Reba McEntire says, as a country music star, weighing in on politics just isn’t in her job description.

“That’s not my job,” McEntire told ITK recently when asked about her practice of keeping her lips sealed on political issues.

It’s a rare stance among Hollywood entertainers, who have increasingly weighed in on the happenings in Washington, D.C., amid the Trump era.

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In October, Taylor Swift broke her career-long silence on politics to throw her support behind former Tennessee Gov. Phil Bredesen (D) in his Senate bid against Rep. Marsha BlackburnMarsha BlackburnTaylor Swift says she wants to get more involved in politics Bipartisan lawmakers introduce resolution supporting vaccines Hillicon Valley: Cohen stuns Washington with testimony | Claims Trump knew Stone spoke to WikiLeaks | Stone, WikiLeaks deny | TikTok gets record fine | Senators take on tech over privacy MORE (R) . The “Delicate” singer’s endorsement wasn’t enough to put Bredesen on top —he lost to Blackburn the next month in the midterm elections.

Other performers have stirred controversy — and faced some backlash — with explicit denunciations of President TrumpDonald John TrumpTrump mocks wind power: 'When the wind doesn't blow, just turn off the television' Pentagon investigator probing whether acting chief boosted former employer Boeing Trump blasts McCain, bemoans not getting 'thank you' for funeral MORE.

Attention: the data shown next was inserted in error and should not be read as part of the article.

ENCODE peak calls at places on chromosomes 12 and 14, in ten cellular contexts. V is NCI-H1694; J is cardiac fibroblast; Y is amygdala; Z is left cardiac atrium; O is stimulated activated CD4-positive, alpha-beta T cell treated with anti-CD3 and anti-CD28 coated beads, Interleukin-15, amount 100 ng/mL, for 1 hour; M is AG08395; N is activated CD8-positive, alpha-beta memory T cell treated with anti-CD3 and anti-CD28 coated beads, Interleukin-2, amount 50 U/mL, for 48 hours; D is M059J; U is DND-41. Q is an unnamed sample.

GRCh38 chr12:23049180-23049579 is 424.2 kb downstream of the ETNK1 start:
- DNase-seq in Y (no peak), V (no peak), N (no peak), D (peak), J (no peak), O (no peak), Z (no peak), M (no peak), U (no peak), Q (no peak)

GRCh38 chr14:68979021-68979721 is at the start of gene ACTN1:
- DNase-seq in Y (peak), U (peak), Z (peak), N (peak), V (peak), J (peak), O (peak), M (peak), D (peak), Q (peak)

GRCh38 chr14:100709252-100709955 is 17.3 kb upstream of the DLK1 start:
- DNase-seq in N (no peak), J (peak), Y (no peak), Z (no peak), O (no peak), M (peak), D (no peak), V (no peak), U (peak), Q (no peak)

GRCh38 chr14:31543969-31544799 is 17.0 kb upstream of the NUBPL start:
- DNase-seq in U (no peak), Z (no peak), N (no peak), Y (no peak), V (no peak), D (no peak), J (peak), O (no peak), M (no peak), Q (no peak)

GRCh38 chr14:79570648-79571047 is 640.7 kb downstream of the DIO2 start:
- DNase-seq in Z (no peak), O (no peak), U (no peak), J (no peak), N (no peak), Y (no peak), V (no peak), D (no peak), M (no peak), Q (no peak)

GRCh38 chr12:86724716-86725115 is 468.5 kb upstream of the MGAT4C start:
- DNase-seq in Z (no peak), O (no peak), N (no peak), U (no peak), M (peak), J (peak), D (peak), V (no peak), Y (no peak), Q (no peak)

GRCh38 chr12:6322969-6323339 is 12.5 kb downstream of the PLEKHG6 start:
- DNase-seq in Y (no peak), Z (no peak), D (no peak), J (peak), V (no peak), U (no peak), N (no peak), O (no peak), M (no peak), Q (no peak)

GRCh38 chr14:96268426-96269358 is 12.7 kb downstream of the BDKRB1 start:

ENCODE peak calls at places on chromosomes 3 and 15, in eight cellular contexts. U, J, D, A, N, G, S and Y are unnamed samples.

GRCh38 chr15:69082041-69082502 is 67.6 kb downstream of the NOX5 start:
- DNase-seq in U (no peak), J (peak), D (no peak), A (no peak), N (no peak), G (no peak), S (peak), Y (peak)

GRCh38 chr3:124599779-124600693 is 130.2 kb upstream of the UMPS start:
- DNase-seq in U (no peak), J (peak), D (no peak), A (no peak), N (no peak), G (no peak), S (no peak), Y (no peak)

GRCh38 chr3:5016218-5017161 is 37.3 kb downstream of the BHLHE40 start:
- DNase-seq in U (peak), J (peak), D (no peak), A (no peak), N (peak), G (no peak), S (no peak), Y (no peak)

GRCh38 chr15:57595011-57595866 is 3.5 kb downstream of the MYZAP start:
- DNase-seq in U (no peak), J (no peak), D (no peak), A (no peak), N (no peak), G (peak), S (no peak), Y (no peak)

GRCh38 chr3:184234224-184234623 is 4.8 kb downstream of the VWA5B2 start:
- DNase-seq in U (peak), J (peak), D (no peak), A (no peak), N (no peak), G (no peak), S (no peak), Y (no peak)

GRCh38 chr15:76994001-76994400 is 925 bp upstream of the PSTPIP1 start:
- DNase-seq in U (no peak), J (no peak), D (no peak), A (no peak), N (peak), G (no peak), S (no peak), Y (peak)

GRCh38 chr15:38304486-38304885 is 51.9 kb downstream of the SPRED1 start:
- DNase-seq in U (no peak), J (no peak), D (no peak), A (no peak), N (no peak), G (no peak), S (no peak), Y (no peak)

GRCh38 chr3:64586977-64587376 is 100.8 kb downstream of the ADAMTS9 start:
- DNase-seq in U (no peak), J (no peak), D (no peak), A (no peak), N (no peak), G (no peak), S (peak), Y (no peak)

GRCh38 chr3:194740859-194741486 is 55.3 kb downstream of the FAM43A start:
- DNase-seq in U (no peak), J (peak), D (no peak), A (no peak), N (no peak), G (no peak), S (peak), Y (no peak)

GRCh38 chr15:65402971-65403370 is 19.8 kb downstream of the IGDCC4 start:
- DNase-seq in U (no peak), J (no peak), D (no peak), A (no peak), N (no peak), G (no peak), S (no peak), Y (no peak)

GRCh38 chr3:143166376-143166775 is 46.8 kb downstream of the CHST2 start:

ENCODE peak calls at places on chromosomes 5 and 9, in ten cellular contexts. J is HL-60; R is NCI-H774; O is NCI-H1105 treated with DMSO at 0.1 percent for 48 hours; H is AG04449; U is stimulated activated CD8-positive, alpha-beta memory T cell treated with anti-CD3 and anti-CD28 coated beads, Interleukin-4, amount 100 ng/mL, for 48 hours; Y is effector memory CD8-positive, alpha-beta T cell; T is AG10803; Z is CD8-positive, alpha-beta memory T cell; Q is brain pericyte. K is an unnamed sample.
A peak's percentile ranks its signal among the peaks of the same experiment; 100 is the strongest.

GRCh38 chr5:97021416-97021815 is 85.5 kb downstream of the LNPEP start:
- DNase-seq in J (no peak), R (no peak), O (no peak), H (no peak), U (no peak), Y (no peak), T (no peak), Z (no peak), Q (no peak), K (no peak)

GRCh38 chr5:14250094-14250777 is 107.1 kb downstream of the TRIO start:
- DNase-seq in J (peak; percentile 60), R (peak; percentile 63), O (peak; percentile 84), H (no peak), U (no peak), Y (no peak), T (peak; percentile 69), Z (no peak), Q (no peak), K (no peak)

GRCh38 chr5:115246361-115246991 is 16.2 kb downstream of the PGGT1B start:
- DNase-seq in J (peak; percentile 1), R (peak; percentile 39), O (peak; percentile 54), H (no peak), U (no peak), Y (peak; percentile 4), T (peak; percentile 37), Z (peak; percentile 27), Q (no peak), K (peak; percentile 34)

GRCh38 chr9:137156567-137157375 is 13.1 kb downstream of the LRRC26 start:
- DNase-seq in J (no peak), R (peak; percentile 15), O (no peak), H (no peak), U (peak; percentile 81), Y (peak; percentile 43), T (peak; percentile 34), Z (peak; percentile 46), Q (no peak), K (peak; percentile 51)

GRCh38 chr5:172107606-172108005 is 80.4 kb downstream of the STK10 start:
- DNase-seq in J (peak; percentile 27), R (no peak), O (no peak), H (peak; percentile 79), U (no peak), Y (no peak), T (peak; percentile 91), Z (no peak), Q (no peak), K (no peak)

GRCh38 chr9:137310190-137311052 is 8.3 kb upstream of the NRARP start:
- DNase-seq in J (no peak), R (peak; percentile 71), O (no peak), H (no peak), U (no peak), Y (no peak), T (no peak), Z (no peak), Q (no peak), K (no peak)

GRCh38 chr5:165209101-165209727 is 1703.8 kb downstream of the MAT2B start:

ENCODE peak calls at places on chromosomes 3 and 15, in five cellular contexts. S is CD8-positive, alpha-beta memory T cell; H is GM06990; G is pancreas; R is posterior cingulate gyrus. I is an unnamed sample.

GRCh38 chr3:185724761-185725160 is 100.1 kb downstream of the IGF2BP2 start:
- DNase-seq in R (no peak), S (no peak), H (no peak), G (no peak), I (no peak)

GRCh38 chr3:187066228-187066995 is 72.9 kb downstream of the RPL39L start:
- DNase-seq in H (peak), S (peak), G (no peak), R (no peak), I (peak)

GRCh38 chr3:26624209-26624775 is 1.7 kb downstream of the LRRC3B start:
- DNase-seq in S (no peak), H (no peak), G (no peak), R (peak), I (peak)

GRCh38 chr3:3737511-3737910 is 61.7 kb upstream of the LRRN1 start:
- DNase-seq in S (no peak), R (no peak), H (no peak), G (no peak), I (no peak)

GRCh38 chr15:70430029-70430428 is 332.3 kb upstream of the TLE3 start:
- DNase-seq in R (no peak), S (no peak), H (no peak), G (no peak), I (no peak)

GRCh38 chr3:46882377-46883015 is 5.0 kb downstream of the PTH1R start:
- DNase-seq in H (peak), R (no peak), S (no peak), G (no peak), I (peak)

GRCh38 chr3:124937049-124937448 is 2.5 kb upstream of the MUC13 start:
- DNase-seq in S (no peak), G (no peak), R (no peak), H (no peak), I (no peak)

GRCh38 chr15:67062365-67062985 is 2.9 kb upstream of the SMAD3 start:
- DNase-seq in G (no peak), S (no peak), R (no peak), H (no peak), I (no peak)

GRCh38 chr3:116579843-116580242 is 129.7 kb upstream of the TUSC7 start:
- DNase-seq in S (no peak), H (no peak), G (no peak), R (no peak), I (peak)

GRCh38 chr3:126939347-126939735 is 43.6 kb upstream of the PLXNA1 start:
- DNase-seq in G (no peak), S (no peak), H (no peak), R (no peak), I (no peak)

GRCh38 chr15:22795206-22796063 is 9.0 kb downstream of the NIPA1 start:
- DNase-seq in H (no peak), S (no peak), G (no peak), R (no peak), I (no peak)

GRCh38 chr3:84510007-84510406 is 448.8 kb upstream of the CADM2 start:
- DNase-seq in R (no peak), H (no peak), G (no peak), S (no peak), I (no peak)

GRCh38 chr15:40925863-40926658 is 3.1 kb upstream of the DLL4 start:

Last year, rapper Snoop Dogg shot an album cover that showed him standing over Trump’s dead body. In a November Instagram post, the “Gin & Juice” rapper shared a video of himself smoking a blunt outside the White House, saying, “F--- the president.”

Some artists have come to Trump’s defense. Kanye West, sporting a “Make America Great Again” hat, engaged in a wild Oval Office meeting with Trump in front of cameras in October.

But 63-year-old McEntire — who performed last week at a funeral service for former President George H.W. Bush in Houston — offered no judgment of celebrities who choose to speak out.

“That’s why it’s so great to live here in the United States of America,” the “Fancy” singer replied when asked about performers who do get political.

“You can vote in and you can say what you want to,” McEntire said, “and you can choose not to say what you want to.”

McEntire’s comments echoed remarks she made in an interview on “The View” last year.

“They have paid their hard-earned money to come in there and fill a seat,” the Grammy Award winner said at the time of concertgoers. “I am there to entertain them,” McEntire insisted. “To take their worries away from them, so when they walk out, they can kind of have a lift in their step and just go, ‘Oh that was such a great break from all the problems I have to deal with during daily life.’”